The Me You Love In the Dark #1 Effectively Captures Artist's Block in a Haunting Tale
Hannah Rose
Love can be a scary thing. It lurks in the shadows, unseen and unpredictable -- not unlike ghosts. Published by Image Comics, The Me You Love in the Dark further examines the connection between love and horror. Written by Middlewest writer Skottie Young and drawn by artist Jorge Corona, The Me You Love in the Dark #1 combines elements of Gothic horror and romance with one artist's struggle to find her muse amidst self-imposed isolation.
The new Image Comics series follows a professional painter named Ro, who is suffering from a creative block. With her reputation and career on the line, and desperate to regain her spark, she whisks herself away to live alone in a house rumored to be haunted. Surrounded by rotting wood, cobwebs, and darkness, Ro tries -- and fails -- to paint. All the while, Ro is begging the ghost, half-jokingly, to help her. The issue teases that she might get exactly what she wants.
Ro's is depicted by Corona with an immediate element of coolness -- sleek hair, hip glasses -- which pairs well with her written vulnerabilities. Her frustration and self-loathing quickly emerges on the page as she forces herself to paint despite feeling no inspiration. Her story is relatable, with many in the creative field instantly able to sympathize with her struggle to regain her drive to paint. Her frazzled, sarcastic one-sided conversations with her supernatural roommate are also fun to read and add an eccentric charm to her otherwise cool and aloof character. The ghost story premise is also compelling and has a lot to offer plot-wise, with the ghost's character being written with surprising nuance.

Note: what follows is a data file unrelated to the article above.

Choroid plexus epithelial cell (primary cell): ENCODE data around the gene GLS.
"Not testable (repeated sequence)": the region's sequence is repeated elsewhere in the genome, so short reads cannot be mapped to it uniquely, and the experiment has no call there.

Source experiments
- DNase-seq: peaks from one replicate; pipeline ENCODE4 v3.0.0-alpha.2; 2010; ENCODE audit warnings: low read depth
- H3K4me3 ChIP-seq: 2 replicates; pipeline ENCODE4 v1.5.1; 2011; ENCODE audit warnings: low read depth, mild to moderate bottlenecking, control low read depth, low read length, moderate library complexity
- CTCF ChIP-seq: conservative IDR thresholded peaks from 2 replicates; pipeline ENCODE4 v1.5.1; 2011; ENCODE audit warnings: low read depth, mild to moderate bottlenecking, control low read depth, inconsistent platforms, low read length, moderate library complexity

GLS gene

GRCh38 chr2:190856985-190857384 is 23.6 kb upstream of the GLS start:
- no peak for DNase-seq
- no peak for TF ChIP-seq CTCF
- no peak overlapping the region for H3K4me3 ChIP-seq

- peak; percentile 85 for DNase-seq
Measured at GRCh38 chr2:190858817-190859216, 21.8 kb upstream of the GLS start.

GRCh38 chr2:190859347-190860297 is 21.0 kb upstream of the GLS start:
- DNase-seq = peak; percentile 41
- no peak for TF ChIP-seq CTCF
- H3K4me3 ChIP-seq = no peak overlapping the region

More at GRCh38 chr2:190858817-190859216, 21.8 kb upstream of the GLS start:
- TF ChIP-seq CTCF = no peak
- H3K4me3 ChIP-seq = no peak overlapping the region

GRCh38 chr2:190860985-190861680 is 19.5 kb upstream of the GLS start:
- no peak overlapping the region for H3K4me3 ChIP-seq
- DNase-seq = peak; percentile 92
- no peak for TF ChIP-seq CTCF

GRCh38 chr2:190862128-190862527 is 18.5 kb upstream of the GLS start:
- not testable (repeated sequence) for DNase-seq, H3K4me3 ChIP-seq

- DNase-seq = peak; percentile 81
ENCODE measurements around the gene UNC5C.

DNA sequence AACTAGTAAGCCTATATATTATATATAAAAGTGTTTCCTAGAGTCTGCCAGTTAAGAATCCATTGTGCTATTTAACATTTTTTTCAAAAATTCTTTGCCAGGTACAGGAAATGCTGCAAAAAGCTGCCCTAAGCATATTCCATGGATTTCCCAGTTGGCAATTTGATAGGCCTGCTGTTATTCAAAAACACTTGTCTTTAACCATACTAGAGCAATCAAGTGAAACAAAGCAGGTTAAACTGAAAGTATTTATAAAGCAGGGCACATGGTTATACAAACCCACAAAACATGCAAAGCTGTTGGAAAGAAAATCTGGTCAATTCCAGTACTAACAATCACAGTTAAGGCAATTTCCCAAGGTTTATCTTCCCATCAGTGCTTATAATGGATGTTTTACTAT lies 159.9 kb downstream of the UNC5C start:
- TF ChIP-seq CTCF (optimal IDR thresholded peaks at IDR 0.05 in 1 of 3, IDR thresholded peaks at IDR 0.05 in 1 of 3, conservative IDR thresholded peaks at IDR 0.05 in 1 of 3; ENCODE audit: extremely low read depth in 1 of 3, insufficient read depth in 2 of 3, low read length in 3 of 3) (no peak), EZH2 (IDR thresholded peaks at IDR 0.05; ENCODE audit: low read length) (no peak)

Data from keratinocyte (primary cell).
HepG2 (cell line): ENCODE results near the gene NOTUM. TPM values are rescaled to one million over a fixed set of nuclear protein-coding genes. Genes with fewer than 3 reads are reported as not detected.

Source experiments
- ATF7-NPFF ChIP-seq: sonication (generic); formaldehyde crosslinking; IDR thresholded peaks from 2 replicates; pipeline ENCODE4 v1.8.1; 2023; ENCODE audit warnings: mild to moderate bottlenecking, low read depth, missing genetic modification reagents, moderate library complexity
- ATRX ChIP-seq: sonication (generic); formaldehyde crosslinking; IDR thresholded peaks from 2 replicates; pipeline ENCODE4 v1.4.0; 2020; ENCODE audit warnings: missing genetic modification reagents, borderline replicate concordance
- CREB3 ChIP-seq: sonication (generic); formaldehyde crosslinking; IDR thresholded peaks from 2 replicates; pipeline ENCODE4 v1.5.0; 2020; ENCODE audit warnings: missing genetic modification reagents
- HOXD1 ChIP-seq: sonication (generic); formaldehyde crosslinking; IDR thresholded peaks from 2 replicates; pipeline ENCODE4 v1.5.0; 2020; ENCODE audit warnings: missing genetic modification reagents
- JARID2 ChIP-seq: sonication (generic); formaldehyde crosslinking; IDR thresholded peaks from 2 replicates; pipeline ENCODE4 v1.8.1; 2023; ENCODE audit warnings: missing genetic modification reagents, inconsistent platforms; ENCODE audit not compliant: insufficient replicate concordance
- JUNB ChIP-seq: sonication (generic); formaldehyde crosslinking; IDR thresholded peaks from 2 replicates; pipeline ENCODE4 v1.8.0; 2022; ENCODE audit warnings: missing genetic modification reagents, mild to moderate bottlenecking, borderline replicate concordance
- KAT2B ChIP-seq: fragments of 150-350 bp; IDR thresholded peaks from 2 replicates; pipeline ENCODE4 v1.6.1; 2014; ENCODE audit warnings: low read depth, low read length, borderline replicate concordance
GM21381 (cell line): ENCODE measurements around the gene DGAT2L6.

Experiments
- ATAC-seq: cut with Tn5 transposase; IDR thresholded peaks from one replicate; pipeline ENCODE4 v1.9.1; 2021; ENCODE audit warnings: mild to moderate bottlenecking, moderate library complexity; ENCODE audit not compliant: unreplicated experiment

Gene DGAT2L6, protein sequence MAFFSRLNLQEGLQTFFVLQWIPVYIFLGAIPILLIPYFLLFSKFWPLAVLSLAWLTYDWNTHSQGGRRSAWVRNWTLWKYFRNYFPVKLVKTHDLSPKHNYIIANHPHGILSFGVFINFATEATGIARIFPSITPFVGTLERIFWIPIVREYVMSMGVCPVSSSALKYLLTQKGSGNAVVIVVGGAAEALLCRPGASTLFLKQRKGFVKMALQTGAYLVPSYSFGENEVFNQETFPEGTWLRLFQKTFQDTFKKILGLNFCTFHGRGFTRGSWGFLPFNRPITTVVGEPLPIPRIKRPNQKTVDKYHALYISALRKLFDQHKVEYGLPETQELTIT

This doesn't mean that The Me You Love in the Dark is flawless. While its premise is clear from the get-go, the events that follow are a bit predictable. Ro's burgeoning relationship with the spirit and the new house she lives in aren't necessarily cliché but it isn't wholly original either. There are hints of thematic darkness throughout, leaving the ghost's nature ambiguous and its apparent friendly, quirky nature up for question. Subtle implications of evil are far outweighed by the slow, careful quietness of the plot. While the story has a tame beginning, there's a lot of potential for the next issues of the series to become twisted.
Young's naturalistic dialogue works well with his carefully paced story. The negative space and tense silences within the seemingly haunted house create a haunting atmosphere while capturing Ro's relatable frustration. Corona's art complements the grounded spookiness of the atmosphere by using jagged black placements to convey Ro's unfocused art and the dilapidated haunted house. However, these visual cues can give away too much and ruin the suspense that the dialogue and the artwork's oppressive darkness are trying to build.
The Me You Love in the Dark starts off strong with its tone, balancing Gothic horror elements with subtle human vulnerability. While the issue closes rather sweetly, there is still a lingering tone of suspense lingering, implying that Ro's supernatural encounter is not guaranteed to be a rousing success or without its sinister consequences. Although its story focuses too much on telling audiences what to come (as opposed to showing it), what it has to tell is so charming that it's worth keeping an eye on for future issues to see where the story goes.